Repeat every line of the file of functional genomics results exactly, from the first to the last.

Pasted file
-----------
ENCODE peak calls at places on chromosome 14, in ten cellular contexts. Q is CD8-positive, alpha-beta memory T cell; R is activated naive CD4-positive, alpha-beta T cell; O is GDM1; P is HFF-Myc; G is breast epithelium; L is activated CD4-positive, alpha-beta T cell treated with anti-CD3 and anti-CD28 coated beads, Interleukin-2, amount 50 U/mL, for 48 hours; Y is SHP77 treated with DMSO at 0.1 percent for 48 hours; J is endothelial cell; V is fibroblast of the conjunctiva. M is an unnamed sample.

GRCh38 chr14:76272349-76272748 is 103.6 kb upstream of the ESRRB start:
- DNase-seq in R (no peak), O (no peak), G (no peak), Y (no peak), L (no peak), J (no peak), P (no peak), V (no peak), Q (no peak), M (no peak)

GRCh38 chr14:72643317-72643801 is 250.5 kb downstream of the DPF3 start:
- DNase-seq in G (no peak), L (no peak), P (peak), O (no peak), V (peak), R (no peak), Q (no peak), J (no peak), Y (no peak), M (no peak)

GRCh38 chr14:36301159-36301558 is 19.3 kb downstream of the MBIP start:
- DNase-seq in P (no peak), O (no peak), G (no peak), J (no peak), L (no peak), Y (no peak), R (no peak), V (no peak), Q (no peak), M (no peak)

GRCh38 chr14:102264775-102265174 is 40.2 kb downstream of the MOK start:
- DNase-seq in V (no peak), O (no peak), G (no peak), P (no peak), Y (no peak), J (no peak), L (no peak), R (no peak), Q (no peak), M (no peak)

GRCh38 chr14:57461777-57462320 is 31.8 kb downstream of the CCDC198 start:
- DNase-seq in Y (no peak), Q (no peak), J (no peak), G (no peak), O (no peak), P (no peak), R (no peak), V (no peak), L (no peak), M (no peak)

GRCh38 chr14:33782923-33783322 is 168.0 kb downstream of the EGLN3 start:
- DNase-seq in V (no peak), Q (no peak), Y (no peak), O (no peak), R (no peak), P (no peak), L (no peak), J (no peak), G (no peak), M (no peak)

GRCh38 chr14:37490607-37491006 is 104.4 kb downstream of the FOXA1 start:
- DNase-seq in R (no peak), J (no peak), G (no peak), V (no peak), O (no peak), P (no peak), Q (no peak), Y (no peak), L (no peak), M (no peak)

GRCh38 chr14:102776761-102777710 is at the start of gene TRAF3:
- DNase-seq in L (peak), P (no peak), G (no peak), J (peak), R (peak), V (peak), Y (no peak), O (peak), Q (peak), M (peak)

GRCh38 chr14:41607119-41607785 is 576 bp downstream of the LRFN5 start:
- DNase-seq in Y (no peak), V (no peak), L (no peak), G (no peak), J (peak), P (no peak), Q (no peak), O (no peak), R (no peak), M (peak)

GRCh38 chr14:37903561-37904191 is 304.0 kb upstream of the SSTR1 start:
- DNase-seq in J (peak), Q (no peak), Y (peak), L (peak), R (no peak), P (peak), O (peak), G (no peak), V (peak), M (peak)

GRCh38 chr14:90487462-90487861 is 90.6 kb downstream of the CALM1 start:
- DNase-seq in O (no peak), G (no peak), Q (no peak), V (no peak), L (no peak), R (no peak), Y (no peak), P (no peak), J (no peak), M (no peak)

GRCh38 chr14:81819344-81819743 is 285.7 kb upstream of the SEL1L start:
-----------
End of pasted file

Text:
ENCODE peak calls at places on chromosome 14, in ten cellular contexts. Q is CD8-positive, alpha-beta memory T cell; R is activated naive CD4-positive, alpha-beta T cell; O is GDM1; P is HFF-Myc; G is breast epithelium; L is activated CD4-positive, alpha-beta T cell treated with anti-CD3 and anti-CD28 coated beads, Interleukin-2, amount 50 U/mL, for 48 hours; Y is SHP77 treated with DMSO at 0.1 percent for 48 hours; J is endothelial cell; V is fibroblast of the conjunctiva. M is an unnamed sample.

GRCh38 chr14:76272349-76272748 is 103.6 kb upstream of the ESRRB start:
- DNase-seq in R (no peak), O (no peak), G (no peak), Y (no peak), L (no peak), J (no peak), P (no peak), V (no peak), Q (no peak), M (no peak)

GRCh38 chr14:72643317-72643801 is 250.5 kb downstream of the DPF3 start:
- DNase-seq in G (no peak), L (no peak), P (peak), O (no peak), V (peak), R (no peak), Q (no peak), J (no peak), Y (no peak), M (no peak)

GRCh38 chr14:36301159-36301558 is 19.3 kb downstream of the MBIP start:
- DNase-seq in P (no peak), O (no peak), G (no peak), J (no peak), L (no peak), Y (no peak), R (no peak), V (no peak), Q (no peak), M (no peak)

GRCh38 chr14:102264775-102265174 is 40.2 kb downstream of the MOK start:
- DNase-seq in V (no peak), O (no peak), G (no peak), P (no peak), Y (no peak), J (no peak), L (no peak), R (no peak), Q (no peak), M (no peak)

GRCh38 chr14:57461777-57462320 is 31.8 kb downstream of the CCDC198 start:
- DNase-seq in Y (no peak), Q (no peak), J (no peak), G (no peak), O (no peak), P (no peak), R (no peak), V (no peak), L (no peak), M (no peak)

GRCh38 chr14:33782923-33783322 is 168.0 kb downstream of the EGLN3 start:
- DNase-seq in V (no peak), Q (no peak), Y (no peak), O (no peak), R (no peak), P (no peak), L (no peak), J (no peak), G (no peak), M (no peak)

GRCh38 chr14:37490607-37491006 is 104.4 kb downstream of the FOXA1 start:
- DNase-seq in R (no peak), J (no peak), G (no peak), V (no peak), O (no peak), P (no peak), Q (no peak), Y (no peak), L (no peak), M (no peak)

GRCh38 chr14:102776761-102777710 is at the start of gene TRAF3:
- DNase-seq in L (peak), P (no peak), G (no peak), J (peak), R (peak), V (peak), Y (no peak), O (peak), Q (peak), M (peak)

GRCh38 chr14:41607119-41607785 is 576 bp downstream of the LRFN5 start:
- DNase-seq in Y (no peak), V (no peak), L (no peak), G (no peak), J (peak), P (no peak), Q (no peak), O (no peak), R (no peak), M (peak)

GRCh38 chr14:37903561-37904191 is 304.0 kb upstream of the SSTR1 start:
- DNase-seq in J (peak), Q (no peak), Y (peak), L (peak), R (no peak), P (peak), O (peak), G (no peak), V (peak), M (peak)

GRCh38 chr14:90487462-90487861 is 90.6 kb downstream of the CALM1 start:
- DNase-seq in O (no peak), G (no peak), Q (no peak), V (no peak), L (no peak), R (no peak), Y (no peak), P (no peak), J (no peak), M (no peak)

GRCh38 chr14:81819344-81819743 is 285.7 kb upstream of the SEL1L start: